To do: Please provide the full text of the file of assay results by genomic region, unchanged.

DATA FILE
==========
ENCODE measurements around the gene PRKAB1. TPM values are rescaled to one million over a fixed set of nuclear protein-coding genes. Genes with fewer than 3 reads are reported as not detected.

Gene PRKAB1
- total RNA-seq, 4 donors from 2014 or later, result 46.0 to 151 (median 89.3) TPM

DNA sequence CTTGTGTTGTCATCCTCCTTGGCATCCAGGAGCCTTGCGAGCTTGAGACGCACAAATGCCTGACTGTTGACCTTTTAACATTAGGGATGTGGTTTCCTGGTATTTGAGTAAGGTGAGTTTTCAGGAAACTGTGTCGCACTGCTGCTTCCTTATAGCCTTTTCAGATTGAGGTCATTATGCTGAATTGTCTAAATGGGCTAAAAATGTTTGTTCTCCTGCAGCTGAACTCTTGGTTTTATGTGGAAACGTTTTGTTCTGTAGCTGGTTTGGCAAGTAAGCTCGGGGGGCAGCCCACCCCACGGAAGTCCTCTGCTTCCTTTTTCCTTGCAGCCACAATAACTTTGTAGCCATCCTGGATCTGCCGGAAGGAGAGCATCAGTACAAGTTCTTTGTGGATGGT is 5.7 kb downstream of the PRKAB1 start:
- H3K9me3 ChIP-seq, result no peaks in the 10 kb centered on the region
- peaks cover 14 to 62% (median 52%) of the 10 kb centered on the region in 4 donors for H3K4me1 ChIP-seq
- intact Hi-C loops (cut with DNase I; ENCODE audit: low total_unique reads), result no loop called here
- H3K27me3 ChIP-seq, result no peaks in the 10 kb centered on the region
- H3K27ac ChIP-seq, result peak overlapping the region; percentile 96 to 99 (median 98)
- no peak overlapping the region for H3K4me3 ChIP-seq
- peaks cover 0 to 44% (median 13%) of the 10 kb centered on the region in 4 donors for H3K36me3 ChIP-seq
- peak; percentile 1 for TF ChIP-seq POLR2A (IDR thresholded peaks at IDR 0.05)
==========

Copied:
ENCODE measurements around the gene PRKAB1. TPM values are rescaled to one million over a fixed set of nuclear protein-coding genes. Genes with fewer than 3 reads are reported as not detected.

Gene PRKAB1
- total RNA-seq, 4 donors from 2014 or later, result 46.0 to 151 (median 89.3) TPM

DNA sequence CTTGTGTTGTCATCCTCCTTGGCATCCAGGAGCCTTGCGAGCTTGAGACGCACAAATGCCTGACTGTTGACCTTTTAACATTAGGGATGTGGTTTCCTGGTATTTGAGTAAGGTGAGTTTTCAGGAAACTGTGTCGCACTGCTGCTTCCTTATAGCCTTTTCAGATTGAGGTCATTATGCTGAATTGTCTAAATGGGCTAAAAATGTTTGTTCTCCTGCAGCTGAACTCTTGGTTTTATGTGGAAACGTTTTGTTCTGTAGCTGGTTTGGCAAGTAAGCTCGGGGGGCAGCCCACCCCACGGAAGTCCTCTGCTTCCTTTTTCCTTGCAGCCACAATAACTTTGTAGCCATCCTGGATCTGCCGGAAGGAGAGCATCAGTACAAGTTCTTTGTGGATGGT is 5.7 kb downstream of the PRKAB1 start:
- H3K9me3 ChIP-seq, result no peaks in the 10 kb centered on the region
- peaks cover 14 to 62% (median 52%) of the 10 kb centered on the region in 4 donors for H3K4me1 ChIP-seq
- intact Hi-C loops (cut with DNase I; ENCODE audit: low total_unique reads), result no loop called here
- H3K27me3 ChIP-seq, result no peaks in the 10 kb centered on the region
- H3K27ac ChIP-seq, result peak overlapping the region; percentile 96 to 99 (median 98)
- no peak overlapping the region for H3K4me3 ChIP-seq
- peaks cover 0 to 44% (median 13%) of the 10 kb centered on the region in 4 donors for H3K36me3 ChIP-seq
- peak; percentile 1 for TF ChIP-seq POLR2A (IDR thresholded peaks at IDR 0.05)